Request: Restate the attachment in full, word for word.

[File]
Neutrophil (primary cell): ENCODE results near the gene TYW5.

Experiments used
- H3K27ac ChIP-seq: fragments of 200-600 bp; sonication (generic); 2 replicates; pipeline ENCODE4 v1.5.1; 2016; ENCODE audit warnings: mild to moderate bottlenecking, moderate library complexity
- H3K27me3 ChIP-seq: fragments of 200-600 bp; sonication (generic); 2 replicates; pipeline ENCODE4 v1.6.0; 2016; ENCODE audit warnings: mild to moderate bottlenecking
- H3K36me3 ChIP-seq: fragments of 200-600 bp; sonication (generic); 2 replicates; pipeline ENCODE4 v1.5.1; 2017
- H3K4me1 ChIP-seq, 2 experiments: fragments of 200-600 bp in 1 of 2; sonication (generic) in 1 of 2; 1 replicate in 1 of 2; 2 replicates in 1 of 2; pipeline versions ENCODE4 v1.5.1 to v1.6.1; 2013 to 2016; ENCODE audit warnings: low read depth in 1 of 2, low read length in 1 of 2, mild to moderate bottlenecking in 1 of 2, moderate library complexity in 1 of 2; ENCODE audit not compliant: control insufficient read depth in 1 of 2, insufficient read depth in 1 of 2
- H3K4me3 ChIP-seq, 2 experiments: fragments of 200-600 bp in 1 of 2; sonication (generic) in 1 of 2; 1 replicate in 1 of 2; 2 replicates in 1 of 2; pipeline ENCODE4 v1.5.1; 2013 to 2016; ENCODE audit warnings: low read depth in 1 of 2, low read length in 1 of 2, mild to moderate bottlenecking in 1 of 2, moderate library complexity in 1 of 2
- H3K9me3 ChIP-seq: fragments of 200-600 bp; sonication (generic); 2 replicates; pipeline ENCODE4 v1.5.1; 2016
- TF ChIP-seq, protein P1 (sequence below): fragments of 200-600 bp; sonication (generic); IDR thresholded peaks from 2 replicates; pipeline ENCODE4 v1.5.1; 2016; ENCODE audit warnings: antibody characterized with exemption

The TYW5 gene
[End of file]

Neutrophil (primary cell): ENCODE results near the gene TYW5.

Experiments used
- H3K27ac ChIP-seq: fragments of 200-600 bp; sonication (generic); 2 replicates; pipeline ENCODE4 v1.5.1; 2016; ENCODE audit warnings: mild to moderate bottlenecking, moderate library complexity
- H3K27me3 ChIP-seq: fragments of 200-600 bp; sonication (generic); 2 replicates; pipeline ENCODE4 v1.6.0; 2016; ENCODE audit warnings: mild to moderate bottlenecking
- H3K36me3 ChIP-seq: fragments of 200-600 bp; sonication (generic); 2 replicates; pipeline ENCODE4 v1.5.1; 2017
- H3K4me1 ChIP-seq, 2 experiments: fragments of 200-600 bp in 1 of 2; sonication (generic) in 1 of 2; 1 replicate in 1 of 2; 2 replicates in 1 of 2; pipeline versions ENCODE4 v1.5.1 to v1.6.1; 2013 to 2016; ENCODE audit warnings: low read depth in 1 of 2, low read length in 1 of 2, mild to moderate bottlenecking in 1 of 2, moderate library complexity in 1 of 2; ENCODE audit not compliant: control insufficient read depth in 1 of 2, insufficient read depth in 1 of 2
- H3K4me3 ChIP-seq, 2 experiments: fragments of 200-600 bp in 1 of 2; sonication (generic) in 1 of 2; 1 replicate in 1 of 2; 2 replicates in 1 of 2; pipeline ENCODE4 v1.5.1; 2013 to 2016; ENCODE audit warnings: low read depth in 1 of 2, low read length in 1 of 2, mild to moderate bottlenecking in 1 of 2, moderate library complexity in 1 of 2
- H3K9me3 ChIP-seq: fragments of 200-600 bp; sonication (generic); 2 replicates; pipeline ENCODE4 v1.5.1; 2016
- TF ChIP-seq, protein P1 (sequence below): fragments of 200-600 bp; sonication (generic); IDR thresholded peaks from 2 replicates; pipeline ENCODE4 v1.5.1; 2016; ENCODE audit warnings: antibody characterized with exemption

The TYW5 gene